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Report creates hope for Khoi and San


The release of the report represented the hard work the community had put in over the years in fighting for acknowledgement.

Picture: Khanyisile Ngcobo

THE GOVERNMENT has been given a year to fast-track land redistribution for the Khoi and San as well as the removal of their classification as coloured.

These are some of the recommendations made by the South African Human Rights Commission.

This followed two years of investigative hearings that took place in the Northern Cape, Western Cape, Eastern Cape and Gauteng, following complaints against a number of violations that range from lack of access to basic services, land redistribution, the protection of heritage and cultural rights and equitable employment opportunities.

The commission’s Chris Nissan said they had sent copies of their report to President Cyril Ramaphosa, the four premiers of the provinces where the hearings took place and departments that would have to make a contribution to putting into effect their recommendations.

The recommendations include:

The state, through the Presidency and Department of Arts and Culture, must take steps on or before March 31, 2019 towards removal of the forceful categorisation of Khoi and San peoples as “coloured”.

The Department of Rural Development and Land Reform together with the Office of the Presidency are required to take steps to expedite the process of restitution for indigenous communities, in light of the recognition of the centrality of access to land, traditional territories and natural resources for the fulfilment of other rights of the Khoi and San. The department is required to provide the commission with a report within 12 months setting out the steps taken.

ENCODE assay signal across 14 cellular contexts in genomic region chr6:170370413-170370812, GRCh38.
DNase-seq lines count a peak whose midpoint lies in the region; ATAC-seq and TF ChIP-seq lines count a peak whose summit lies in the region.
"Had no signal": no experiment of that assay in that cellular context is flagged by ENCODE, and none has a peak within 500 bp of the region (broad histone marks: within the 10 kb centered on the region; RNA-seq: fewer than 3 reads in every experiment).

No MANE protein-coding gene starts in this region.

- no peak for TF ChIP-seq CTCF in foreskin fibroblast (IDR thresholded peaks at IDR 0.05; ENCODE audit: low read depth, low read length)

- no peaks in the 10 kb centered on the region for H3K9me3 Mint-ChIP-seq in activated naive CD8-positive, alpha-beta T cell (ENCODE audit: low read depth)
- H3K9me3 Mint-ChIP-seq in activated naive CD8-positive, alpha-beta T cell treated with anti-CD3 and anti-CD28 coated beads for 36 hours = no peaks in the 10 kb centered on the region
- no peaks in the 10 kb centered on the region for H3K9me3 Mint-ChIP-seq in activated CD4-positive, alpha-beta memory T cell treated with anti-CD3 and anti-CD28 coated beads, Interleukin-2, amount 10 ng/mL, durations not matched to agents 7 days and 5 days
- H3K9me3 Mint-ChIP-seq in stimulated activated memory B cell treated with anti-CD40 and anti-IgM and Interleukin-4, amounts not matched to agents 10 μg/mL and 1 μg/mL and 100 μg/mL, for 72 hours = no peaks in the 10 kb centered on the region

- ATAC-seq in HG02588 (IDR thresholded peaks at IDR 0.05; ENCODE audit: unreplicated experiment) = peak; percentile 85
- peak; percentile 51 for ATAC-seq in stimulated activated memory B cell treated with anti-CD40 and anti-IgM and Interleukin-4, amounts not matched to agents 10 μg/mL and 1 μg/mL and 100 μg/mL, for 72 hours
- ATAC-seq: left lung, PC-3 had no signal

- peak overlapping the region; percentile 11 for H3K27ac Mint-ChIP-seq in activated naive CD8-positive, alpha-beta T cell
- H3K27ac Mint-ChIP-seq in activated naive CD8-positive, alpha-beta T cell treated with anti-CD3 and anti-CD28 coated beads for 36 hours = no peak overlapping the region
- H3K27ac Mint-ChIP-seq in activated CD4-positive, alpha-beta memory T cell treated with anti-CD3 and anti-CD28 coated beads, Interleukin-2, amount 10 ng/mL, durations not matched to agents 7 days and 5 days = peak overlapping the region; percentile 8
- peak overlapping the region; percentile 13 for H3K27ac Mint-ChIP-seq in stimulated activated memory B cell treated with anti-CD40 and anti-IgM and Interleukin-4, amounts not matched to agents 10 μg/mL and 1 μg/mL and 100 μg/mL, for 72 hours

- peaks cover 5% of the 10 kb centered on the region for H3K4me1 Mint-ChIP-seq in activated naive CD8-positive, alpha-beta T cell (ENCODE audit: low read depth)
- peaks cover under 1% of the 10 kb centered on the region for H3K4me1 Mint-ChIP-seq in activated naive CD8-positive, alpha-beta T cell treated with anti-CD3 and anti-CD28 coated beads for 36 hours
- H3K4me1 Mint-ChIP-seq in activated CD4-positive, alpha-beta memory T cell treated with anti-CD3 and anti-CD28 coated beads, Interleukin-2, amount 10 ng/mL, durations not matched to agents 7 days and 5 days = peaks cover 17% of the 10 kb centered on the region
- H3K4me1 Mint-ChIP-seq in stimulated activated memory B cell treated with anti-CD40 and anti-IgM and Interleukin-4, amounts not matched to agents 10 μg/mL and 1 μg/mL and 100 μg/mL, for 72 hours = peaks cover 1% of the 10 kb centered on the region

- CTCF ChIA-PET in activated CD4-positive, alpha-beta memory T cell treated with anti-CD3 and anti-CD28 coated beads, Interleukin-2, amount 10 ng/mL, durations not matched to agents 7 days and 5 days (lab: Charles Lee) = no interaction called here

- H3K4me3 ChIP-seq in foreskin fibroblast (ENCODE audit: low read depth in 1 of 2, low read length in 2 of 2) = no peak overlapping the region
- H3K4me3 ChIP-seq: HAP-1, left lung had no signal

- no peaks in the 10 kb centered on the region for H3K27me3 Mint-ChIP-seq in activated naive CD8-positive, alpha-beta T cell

The Department of Co-operative Governance and Traditional Affairs, through the minister, must ensure before 18 months of issuing of this report that official recognition of indigenous communities, through legislative and administrative processes, are equitable to the recognition of other traditional communities, and must not place an undue burden on Khoi and San communities desiring to receive official recognition from the state.

The Department of Basic Education must develop policies which provide for the education of children in their mother tongue or indigenous languages.

The Department of Labour and other relevant departments should consider the development of special legislative and policy measures for the advancement of Khoi and San peoples, noting their historical discrimination and continued marginalisation.

Graeme Shiverts said of paramount importance was the scrapping of the classification of the Khoi and San as coloured as well as the implementation of job equity in the Western Cape.

“We have the right as indigenous people and custodian rights to be recognised, but when we fill out forms we are not recognised but rather categorised by the apartheid classification.

“Another issue has been how we have been marginalised in terms of job equity, especially in the Western Cape and nobody is saying anything on the matter.”

Chief Tania Kleinhans-Cedras said the release of the report represented the hard work the community had put in over the years in fighting for acknowledgement.

“It is very late in democracy when you think about the human rights violations that have taken place against our people for so long but this is a step in the right direction.”